Have you ever wondered what an art collector is thinking when you show them your work?
Here's the thing: While you can’t know a collector's every thought, there is a trick that artists can use to understand what collectors are thinking when it comes to buying art. And, you can use it to close more sales, grow your business, and be more confident about selling your work.
It starts with understanding the buying process.
It's the same process that we all go through whenever we buy something—whether it’s a drink at a coffee shop or an incredible work of art, you jump through the same six stages. These six stages involve making decisions big and small, to evaluate what it is you are going to buy.
Understanding what a collector is thinking when they are purchasing art is like wielding a magic power—you can anticipate their needs, questions and fears. When you can understand what a collector is thinking, you can figure out the absolute best ways to market your art and close the sale.
We are going to walk you through each stage of an art buyer’s decision-making process, so you can learn how to capitalize on it:
1. Recognizing the Need
There are many reasons why people choose to buy art —and they are all vastly different.
For instance, some want to fill an empty space on the wall with something beautiful, while others look for the right subject and price to fit their growing collection. All buyers have their motivations. But, before any purchase takes place, they have to believe that they truly need something they don’t currently have. Even if they simply need it to spark joy. Otherwise, why spend money on it?
With that in mind, ask yourself, how can you acknowledge or even create a “problem” during your marketing efforts, so that you can fill their need? And, how can you then position your art to align with what the buyer needs?
Some people may not even realize they have a need in the first place until you bring it up.
Do you need smaller works to fill the wall around this larger one? I have that.
Do you want to remember an elderly family member with a portrait? I can do that.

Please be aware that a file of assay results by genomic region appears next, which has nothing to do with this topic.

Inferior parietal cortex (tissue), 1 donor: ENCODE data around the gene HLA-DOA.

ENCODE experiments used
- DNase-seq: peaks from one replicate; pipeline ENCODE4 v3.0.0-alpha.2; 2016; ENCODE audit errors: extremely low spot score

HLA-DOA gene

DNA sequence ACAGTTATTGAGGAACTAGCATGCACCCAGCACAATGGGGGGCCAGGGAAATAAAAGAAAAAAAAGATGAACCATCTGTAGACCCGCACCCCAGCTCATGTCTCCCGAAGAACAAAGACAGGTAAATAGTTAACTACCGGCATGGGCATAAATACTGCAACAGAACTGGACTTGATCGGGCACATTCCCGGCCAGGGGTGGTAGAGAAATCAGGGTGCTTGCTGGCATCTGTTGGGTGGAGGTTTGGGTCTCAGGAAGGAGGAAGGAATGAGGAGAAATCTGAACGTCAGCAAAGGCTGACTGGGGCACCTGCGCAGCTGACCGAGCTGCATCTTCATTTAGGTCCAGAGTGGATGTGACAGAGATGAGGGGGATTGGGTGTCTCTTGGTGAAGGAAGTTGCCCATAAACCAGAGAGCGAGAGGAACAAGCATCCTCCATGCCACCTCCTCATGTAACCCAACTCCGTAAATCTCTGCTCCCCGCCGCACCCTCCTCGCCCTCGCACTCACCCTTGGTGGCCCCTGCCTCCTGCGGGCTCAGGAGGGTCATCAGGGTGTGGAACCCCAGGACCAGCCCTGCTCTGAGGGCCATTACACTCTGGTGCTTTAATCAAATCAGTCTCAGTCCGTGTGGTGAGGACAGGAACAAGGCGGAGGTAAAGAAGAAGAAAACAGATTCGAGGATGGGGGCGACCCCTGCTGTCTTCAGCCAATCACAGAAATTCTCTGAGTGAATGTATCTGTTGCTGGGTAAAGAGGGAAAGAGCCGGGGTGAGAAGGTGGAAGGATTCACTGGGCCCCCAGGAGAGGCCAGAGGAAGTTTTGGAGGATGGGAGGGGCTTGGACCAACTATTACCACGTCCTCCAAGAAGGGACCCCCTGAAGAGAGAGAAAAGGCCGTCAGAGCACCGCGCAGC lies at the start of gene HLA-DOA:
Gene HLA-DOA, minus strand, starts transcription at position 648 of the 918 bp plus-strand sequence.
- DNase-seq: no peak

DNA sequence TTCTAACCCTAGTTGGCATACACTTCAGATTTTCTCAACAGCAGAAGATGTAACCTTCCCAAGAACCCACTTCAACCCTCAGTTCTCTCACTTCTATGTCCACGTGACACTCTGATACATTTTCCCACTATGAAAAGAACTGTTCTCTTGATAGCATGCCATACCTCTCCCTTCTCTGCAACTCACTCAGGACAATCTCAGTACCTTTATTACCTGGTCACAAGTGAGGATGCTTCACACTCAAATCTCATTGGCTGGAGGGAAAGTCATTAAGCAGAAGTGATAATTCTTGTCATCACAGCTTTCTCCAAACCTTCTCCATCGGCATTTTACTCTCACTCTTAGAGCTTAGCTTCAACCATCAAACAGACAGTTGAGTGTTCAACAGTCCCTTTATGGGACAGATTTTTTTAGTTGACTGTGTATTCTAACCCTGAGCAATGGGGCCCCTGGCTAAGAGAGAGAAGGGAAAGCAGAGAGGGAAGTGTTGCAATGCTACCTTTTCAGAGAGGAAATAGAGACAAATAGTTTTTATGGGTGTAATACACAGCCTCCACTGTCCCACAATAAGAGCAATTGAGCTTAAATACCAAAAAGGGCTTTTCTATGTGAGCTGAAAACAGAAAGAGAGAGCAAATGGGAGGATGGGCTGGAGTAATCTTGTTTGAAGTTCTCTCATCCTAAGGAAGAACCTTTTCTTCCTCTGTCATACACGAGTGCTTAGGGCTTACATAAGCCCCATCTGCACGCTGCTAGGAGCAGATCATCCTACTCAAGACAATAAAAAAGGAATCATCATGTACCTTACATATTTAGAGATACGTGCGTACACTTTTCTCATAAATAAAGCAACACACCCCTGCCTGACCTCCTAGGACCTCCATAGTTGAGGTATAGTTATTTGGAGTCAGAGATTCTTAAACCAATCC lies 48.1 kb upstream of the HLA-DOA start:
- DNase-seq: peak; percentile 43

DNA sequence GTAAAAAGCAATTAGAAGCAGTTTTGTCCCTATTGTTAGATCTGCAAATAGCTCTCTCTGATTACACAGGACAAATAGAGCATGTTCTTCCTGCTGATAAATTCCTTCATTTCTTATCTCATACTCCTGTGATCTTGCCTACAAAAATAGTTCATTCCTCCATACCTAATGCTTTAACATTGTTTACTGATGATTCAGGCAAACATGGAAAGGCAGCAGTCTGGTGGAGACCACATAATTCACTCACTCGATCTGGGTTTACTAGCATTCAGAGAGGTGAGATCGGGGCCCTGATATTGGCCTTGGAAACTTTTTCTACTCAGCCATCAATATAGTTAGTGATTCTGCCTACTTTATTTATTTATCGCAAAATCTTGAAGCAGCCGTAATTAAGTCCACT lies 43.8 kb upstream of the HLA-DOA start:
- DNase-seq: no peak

Do you need an award-winning piece for your collection? Look at this.
Whenever and wherever you can, acknowledge each buyer’s specific needs and how you can fill them.
2. Information search
You wouldn’t make a big purchase without doing your research, right?
That’s why this stage of the buying process comes next: the search for information. Buyers will start to look for answers about what it is they need to buy.
Remember, buyers’ minds are racing with dozens of questions at this point:
What kind of piece do I want? Where can I find it? What size? Which colors will match my décor? What price am I willing to pay? Can I afford it? When will I buy it? Will everyone else approve? Where will I put it? How will I get it home? Is this a good investment? Does it fit the scope of my collection? How successful is the artist? Is this the perfect piece? And so on…
Before any purchase takes place, these questions need to be answered.
Therefore, as an art business owner, you must be aware of how and where your target customers look for this information and how you can get their questions answered so they eventually buy your artwork.
Finding this info can go many different routes—talking to you the artist directly, looking online at websites, social media, and sites like Discovery, hitting up traditional avenues like art fairs and galleries, talking to third parties like art consultants or interior designers, visiting home décor shops, or even word-of-mouth from friends.